Eighth Circuit En Banc Upholds Diversity Jurisdiction Despite Improper Removal
On December 30, 2020, the United States Court of Appeals for the Eighth Circuit reversed its long-standing precedent and joined other circuits in holding that the forum-defendant rule is not jurisdictional. State diversity cases removed to federal court contrary to that rule will now remain in federal court absent timely objection by the plaintiff.
Federal statutes define the limited jurisdiction of federal courts. One of the most common forms of jurisdiction is known as “diversity jurisdiction” under 28 U.S.C. § 1332. It enables federal courts to decide a civil lawsuit between citizens of different states where the amount in controversy exceeds $75,000.
Removal of state diversity cases to federal court and the forum-defendant rule
If a $75,000+ case between citizens of different states is filed in state court, then the defendant generally has a right to “remove” the case to federal court unless precluded by the “forum-defendant rule” under 28 U.S.C. § 1441(b)(2): if any defendant is a citizen of the state where the action was filed, then the case may not be removed despite the diversity of citizenship.
The Eighth Circuit has long held the forum-defendant rule is jurisdictional, meaning that a federal court had no power to hear a case removed in violation of the rule. This defect could not be waived — even after the case had already been decided and was on appeal. The court or the plaintiff could raise the defect at any time.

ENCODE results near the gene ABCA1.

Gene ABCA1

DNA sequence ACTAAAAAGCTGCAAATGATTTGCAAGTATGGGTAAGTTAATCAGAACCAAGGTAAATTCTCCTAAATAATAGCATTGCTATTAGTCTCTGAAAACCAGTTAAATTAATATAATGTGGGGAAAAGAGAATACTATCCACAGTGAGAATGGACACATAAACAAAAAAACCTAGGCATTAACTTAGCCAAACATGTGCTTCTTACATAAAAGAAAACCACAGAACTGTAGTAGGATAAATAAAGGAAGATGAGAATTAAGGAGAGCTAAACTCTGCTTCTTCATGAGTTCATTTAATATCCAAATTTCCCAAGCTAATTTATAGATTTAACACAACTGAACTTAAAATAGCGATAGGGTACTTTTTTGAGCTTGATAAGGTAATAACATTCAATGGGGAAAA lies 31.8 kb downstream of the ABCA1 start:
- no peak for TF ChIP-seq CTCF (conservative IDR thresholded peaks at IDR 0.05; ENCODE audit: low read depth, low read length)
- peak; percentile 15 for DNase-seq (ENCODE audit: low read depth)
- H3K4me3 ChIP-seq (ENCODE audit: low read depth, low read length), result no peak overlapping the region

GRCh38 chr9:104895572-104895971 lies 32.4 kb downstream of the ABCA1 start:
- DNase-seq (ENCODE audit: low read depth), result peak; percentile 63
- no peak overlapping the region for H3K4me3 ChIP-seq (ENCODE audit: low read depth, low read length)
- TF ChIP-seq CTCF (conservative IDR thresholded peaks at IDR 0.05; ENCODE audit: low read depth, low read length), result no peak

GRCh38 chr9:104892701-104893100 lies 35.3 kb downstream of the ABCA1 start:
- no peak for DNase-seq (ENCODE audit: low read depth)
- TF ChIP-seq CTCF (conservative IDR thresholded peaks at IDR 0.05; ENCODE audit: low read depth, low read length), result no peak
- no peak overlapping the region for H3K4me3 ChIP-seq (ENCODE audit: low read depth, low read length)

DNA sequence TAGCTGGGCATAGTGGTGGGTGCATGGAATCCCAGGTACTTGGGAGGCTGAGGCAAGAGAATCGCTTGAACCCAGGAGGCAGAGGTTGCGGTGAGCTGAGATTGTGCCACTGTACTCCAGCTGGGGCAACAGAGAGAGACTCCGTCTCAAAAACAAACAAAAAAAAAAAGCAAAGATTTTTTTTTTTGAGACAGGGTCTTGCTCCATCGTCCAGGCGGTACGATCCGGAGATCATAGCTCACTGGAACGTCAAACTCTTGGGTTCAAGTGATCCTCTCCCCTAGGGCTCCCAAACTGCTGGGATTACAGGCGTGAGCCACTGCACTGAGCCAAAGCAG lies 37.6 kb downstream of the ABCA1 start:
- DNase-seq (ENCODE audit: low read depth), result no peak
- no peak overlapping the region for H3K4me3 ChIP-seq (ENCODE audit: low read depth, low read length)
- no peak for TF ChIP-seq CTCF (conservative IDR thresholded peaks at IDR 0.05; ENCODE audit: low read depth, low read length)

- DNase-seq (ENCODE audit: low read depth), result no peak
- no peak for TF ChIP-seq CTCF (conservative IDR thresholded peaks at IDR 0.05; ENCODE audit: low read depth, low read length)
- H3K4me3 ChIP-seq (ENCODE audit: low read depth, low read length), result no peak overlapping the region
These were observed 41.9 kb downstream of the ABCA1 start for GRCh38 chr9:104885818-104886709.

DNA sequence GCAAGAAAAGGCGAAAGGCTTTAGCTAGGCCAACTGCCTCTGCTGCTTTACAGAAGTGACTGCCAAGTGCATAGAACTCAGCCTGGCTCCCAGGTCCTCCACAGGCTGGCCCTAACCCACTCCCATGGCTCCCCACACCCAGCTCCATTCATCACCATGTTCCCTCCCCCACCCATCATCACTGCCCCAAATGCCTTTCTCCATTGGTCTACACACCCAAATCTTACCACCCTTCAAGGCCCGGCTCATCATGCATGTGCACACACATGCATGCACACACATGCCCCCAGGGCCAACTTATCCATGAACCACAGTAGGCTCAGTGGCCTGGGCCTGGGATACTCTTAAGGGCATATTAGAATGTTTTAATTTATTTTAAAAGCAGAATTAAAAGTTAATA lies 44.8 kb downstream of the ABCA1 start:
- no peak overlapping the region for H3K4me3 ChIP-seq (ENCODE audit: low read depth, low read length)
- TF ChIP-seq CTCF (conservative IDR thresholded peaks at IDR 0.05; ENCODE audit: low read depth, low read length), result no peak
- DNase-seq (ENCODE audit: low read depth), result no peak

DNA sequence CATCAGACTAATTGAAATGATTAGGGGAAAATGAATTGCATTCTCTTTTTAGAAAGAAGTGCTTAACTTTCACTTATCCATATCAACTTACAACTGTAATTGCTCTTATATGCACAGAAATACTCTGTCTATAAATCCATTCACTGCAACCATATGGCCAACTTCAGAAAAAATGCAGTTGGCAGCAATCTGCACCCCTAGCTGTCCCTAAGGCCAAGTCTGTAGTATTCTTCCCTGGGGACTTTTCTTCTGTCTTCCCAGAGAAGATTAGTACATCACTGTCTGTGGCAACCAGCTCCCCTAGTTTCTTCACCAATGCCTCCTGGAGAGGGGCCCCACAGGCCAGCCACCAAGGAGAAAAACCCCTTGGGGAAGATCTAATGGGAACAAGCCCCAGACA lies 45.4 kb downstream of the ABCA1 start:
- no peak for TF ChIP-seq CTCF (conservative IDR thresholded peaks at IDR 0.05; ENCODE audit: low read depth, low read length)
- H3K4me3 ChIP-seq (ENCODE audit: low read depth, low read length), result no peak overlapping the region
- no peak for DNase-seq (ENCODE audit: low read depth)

This made it possible for a plaintiff to acquiesce in the removal and then wait and see. If the plaintiff didn’t like how the case was going in federal court, the plaintiff could later raise the rule to force a remand to state court.
Evolving views on the forum-defendant rule
Over several decades, nine federal circuits around the country have concluded the forum-defendant rule is procedural rather than jurisdictional — the rule prohibits a litigant from removing a case involving a forum defendant but does not strip a federal court of diversity jurisdiction to decide the case. Because the defect is merely procedural, the plaintiff must challenge the improper removal within 30 days under 28 U.S.C. § 1447(c) or the defect is waived and the case remains in federal court.
Only the Eighth Circuit continued to treat the rule as jurisdictional.
The Holbein decision
In Holbein v. TAW Enterprises, Inc., --- F.3d ---, No. 18-2892, 2020 WL 7755451 at *3 (8th Cir. Dec. 30, 2020) (en banc), the Eighth Circuit unanimously decided to “eliminate this lopsided circuit split and conclude that violation of the forum-defendant rule is a nonjurisdictional defect in removal that is waived if not raised in ‘[a] motion to remand ... made within 30 days after the filing of the notice of removal.’”
The case arose when the Arizona plaintiff Holbein sued his former Nebraska employer in Nebraska state court, asserting federal question jurisdiction for one of his claims. The defendant employer removed the case to federal court without objection from Holbein. The federal court then dismissed Holbein’s two claims on the merits, and Holbein appealed the dismissal of his alleged federal claim.